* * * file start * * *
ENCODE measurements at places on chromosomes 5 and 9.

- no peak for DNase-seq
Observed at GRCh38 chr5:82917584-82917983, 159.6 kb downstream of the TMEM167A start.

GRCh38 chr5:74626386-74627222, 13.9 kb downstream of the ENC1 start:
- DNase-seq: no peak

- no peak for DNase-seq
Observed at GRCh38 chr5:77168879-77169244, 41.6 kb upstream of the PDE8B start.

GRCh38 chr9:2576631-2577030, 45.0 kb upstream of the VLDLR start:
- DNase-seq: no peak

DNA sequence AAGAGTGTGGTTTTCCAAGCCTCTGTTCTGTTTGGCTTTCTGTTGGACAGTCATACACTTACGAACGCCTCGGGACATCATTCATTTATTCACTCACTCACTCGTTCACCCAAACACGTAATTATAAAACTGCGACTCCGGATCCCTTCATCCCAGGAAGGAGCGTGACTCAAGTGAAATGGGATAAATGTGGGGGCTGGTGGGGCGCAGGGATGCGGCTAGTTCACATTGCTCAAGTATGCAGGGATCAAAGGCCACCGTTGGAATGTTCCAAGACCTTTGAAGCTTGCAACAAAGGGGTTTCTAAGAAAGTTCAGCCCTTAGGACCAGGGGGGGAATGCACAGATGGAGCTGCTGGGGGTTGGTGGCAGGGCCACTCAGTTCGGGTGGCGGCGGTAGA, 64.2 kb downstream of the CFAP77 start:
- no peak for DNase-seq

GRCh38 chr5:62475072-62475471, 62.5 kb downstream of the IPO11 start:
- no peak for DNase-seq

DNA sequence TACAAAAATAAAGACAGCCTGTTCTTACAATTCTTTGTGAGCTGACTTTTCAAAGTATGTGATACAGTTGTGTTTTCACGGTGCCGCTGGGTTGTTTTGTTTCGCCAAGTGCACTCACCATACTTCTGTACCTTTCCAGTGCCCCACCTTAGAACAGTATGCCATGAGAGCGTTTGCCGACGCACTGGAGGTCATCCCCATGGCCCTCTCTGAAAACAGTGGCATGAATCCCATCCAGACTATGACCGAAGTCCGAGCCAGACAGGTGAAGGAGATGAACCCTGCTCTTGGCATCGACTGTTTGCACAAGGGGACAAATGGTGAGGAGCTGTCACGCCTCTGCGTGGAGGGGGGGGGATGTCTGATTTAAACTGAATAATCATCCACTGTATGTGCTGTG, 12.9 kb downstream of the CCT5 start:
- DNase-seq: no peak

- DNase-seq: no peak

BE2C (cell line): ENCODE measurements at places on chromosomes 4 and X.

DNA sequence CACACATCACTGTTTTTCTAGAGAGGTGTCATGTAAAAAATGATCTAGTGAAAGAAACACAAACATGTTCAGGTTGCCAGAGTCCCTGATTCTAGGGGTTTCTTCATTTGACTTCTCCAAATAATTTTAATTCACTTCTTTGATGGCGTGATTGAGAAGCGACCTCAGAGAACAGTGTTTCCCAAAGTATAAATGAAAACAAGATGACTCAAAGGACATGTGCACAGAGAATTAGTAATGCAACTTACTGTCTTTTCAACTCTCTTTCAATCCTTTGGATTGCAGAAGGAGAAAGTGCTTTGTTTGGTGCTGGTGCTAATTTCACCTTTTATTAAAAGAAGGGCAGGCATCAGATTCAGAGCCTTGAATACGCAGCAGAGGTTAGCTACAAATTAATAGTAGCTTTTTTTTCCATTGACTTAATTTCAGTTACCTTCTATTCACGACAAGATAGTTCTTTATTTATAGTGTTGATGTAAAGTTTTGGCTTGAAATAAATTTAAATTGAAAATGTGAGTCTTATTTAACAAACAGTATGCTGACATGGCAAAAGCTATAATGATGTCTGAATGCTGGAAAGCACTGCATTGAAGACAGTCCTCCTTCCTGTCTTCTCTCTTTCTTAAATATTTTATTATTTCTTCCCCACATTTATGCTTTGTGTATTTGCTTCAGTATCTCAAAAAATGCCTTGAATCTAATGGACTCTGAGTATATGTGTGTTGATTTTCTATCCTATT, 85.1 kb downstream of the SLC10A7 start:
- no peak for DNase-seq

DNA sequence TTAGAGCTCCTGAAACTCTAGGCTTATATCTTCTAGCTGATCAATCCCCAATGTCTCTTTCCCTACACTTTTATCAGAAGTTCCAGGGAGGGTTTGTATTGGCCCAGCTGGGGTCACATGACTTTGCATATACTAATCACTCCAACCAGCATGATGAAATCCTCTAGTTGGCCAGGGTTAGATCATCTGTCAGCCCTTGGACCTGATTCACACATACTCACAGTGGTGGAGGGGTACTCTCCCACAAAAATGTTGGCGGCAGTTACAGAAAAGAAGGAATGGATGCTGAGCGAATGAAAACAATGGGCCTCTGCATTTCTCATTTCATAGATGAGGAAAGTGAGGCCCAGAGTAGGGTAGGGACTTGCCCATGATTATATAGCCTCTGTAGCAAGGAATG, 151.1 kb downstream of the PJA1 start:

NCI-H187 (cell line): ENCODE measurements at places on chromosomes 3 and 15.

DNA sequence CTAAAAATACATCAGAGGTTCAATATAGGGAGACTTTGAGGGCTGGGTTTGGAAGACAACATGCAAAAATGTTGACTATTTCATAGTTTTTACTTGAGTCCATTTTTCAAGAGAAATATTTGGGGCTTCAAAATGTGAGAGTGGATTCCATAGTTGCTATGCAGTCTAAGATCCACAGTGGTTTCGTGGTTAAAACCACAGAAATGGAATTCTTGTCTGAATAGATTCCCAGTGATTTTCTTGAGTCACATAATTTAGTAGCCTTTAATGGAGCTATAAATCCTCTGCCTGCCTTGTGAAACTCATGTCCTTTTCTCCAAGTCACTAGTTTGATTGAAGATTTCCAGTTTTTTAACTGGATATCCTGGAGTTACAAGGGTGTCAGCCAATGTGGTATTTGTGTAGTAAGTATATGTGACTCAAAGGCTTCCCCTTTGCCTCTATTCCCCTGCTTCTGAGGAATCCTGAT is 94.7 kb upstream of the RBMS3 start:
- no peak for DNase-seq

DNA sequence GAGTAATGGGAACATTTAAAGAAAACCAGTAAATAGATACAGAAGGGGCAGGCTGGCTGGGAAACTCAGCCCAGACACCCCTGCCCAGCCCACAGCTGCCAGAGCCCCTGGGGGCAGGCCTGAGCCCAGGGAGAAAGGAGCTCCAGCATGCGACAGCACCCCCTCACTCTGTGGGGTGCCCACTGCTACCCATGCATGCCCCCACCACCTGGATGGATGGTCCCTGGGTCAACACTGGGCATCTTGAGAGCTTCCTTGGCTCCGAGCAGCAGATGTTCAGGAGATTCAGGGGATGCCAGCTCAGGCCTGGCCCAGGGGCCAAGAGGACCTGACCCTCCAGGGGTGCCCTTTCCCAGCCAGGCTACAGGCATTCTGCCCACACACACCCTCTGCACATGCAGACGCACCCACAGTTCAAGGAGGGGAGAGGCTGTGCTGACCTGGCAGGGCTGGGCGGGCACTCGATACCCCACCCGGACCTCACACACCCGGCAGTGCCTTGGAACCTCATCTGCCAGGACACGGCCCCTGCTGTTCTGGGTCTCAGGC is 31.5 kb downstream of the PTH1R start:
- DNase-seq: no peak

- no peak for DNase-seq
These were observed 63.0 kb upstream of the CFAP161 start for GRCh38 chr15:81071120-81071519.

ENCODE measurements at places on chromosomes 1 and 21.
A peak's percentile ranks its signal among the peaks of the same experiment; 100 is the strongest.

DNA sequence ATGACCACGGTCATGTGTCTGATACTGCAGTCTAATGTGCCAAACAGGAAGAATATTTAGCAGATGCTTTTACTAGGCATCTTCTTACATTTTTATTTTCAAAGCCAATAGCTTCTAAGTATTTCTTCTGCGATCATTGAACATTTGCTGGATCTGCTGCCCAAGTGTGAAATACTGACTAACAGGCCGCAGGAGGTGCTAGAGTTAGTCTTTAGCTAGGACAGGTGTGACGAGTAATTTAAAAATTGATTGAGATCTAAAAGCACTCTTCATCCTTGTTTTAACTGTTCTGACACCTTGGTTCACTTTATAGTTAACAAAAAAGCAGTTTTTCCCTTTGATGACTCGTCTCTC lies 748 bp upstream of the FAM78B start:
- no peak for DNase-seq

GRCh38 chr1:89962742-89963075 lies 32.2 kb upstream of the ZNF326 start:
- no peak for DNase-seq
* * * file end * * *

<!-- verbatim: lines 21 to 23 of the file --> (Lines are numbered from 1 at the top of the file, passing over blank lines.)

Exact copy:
NCI-H187 (cell line): ENCODE measurements at places on chromosomes 3 and 15.

DNA sequence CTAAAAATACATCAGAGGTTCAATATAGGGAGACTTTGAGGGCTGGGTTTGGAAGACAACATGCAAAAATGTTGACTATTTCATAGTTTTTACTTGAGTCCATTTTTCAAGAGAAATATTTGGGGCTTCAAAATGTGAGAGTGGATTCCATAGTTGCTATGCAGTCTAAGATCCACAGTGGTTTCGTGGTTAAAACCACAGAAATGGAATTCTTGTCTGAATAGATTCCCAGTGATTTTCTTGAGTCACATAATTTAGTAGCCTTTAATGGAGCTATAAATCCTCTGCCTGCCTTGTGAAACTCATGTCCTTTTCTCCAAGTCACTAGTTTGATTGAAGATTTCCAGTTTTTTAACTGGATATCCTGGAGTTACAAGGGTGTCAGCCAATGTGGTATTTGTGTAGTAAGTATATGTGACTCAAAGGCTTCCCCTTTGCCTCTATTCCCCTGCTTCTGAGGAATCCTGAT is 94.7 kb upstream of the RBMS3 start:
- no peak for DNase-seq